How does that old saying go?  What you don’t know won’t hurt you?  Well, now I know and I am going to worry a little bit more about where Tippy goes when she’s outside by herself, or just out of site.

If you are a frequent reader of my blog, you know that my driveway is a hilly, curvy, .25 miles long.  To give you a visual, I have taken a picture of the Google Earth view of my house. The blue dot is my roof, where the lines intersect.  The yellow line is my driveway and the red line is the route I usually take Tippy when we go for our “walk back in the hills.”   When I wog, a term I came up with for jogging interspersed with walking, I usually stop where the black x is on the driveway.  Normally, Tippy will turn around close to where I do, when she is following me.

Where I live and take Tippy for walks.

A couple of days ago, I took her for our walk, then came back to do some wogging.  Tippy had not come back through the gate with me, but I never worry about that either.  As you can see, there isn’t a whole lot of places she can get in trouble back there and she always comes back home in about 5 minutes.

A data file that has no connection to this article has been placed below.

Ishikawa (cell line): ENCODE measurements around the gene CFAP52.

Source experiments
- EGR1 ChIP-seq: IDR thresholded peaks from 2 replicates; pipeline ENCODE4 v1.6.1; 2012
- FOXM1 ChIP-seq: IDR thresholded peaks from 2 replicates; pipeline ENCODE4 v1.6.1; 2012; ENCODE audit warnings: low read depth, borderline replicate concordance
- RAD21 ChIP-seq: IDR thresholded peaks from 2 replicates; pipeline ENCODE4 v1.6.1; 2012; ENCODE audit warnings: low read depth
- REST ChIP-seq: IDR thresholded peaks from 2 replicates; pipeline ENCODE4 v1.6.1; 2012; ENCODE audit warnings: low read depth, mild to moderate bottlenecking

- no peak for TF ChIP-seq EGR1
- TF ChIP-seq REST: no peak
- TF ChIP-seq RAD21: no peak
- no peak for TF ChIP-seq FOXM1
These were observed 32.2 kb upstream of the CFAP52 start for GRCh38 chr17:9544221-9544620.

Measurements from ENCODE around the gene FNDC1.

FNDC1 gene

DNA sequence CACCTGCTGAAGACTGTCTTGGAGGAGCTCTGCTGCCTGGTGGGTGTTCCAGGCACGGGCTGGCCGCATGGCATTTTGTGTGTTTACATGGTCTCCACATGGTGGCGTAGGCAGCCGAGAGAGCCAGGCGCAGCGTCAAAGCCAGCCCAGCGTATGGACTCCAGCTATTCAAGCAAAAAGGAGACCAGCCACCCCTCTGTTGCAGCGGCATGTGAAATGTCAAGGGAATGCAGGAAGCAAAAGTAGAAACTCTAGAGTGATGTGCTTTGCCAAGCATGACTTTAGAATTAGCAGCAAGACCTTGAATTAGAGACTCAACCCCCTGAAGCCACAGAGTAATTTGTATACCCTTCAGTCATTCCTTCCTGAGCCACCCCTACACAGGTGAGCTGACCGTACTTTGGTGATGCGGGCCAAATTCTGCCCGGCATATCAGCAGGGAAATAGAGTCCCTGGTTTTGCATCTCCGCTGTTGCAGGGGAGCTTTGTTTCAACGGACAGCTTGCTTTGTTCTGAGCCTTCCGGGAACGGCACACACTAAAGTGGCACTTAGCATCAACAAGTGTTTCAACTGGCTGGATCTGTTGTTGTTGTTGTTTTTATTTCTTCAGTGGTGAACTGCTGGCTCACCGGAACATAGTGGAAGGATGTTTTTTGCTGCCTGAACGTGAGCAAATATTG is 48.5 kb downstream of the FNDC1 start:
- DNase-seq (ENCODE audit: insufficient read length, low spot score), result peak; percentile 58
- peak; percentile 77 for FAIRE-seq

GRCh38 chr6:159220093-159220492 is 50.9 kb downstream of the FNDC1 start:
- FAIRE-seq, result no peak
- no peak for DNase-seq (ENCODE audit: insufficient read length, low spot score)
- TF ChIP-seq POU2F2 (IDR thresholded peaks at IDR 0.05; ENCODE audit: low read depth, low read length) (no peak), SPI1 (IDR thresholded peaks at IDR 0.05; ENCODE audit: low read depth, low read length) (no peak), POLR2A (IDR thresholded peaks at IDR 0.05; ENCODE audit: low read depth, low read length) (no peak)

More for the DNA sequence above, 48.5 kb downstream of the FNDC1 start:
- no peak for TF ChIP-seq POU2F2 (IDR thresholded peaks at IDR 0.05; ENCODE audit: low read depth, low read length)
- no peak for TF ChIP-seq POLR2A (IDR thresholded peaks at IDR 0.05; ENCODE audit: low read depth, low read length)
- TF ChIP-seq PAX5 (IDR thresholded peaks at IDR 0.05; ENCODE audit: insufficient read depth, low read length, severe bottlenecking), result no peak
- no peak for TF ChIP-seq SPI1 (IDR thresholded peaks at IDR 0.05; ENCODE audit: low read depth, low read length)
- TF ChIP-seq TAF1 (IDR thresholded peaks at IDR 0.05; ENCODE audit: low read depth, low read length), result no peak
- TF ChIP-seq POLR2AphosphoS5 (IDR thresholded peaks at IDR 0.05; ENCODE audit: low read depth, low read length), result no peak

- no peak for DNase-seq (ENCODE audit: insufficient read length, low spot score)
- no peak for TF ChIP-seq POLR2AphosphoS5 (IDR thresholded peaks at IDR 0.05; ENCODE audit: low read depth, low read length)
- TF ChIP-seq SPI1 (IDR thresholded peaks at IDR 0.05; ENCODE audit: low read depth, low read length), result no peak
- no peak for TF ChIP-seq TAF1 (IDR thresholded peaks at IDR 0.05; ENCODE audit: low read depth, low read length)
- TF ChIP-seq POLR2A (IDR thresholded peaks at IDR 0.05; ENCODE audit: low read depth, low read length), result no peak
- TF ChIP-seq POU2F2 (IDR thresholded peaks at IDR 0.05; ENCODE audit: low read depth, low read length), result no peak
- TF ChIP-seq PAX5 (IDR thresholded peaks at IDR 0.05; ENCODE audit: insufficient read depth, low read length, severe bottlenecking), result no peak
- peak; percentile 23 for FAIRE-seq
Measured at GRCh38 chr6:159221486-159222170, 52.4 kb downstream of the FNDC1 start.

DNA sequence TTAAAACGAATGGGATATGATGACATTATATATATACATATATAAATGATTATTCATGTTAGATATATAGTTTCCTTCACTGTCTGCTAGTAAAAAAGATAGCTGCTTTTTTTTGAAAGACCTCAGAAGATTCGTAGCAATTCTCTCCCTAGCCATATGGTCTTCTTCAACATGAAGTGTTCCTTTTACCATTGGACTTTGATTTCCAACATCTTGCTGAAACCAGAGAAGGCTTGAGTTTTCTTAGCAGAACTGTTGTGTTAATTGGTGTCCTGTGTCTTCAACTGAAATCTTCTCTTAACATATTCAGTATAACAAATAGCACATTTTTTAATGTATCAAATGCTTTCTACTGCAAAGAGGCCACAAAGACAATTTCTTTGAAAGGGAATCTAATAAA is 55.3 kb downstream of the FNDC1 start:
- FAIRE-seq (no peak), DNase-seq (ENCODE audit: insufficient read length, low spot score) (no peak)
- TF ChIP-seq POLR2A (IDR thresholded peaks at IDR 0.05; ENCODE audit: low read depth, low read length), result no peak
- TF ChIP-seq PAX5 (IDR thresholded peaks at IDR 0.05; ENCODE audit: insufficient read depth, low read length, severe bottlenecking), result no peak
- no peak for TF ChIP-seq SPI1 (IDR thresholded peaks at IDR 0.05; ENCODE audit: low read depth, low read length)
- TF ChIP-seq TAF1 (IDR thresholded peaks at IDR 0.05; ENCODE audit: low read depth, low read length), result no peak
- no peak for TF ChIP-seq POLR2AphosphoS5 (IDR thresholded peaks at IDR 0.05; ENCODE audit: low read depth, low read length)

On my second lap, just about at the turn around point, Tippy came running and blew past me like I was standing still.  She went on around the curve.  In a couple of minutes, she came back with her tongue hanging out and rested in front of the garage while I continued wogging.  That is, until the last lap, when again, she blasted past me.  About the time I finished with my wog, she came streaking back up the driveway.

We came in the house and the phone rang.  It was my dad.  He wanted me to know that he had been on his way home from feeding the neighbor’s horses and saw Tippy in the edge of the road!  Really?!  Did she just do that?! Good news is, a car came by and she ran back up towards the gate instead of chasing it.  Then, Dad started to turn the tractor around, so he could make her come home, and he said she flew around the gate and back up the driveway.

She was already in the house with me, so I couldn’t scold her.  She would have had no clue as to why I was mad.  But, I did, in a very calm, soothing voice, tell her that I was NOT happy that she had gotten in the road and that she could get hurt doing that.  This is the reaction I got.


Do you think she knew she was in trouble?  It sort-of looks like it to me.  That, or guilt.

17 thoughts on “WHAT YOU DON’T KNOW….

  1. Oh, Tippy – I think sometimes our dogs get a lot more than they let on. I think they like to get away with things, thinking we are none the wiser because if we didn’t see it with our own eyes, clearly we don’t know (or probably don’t know) what happened.

    Liked by 1 person

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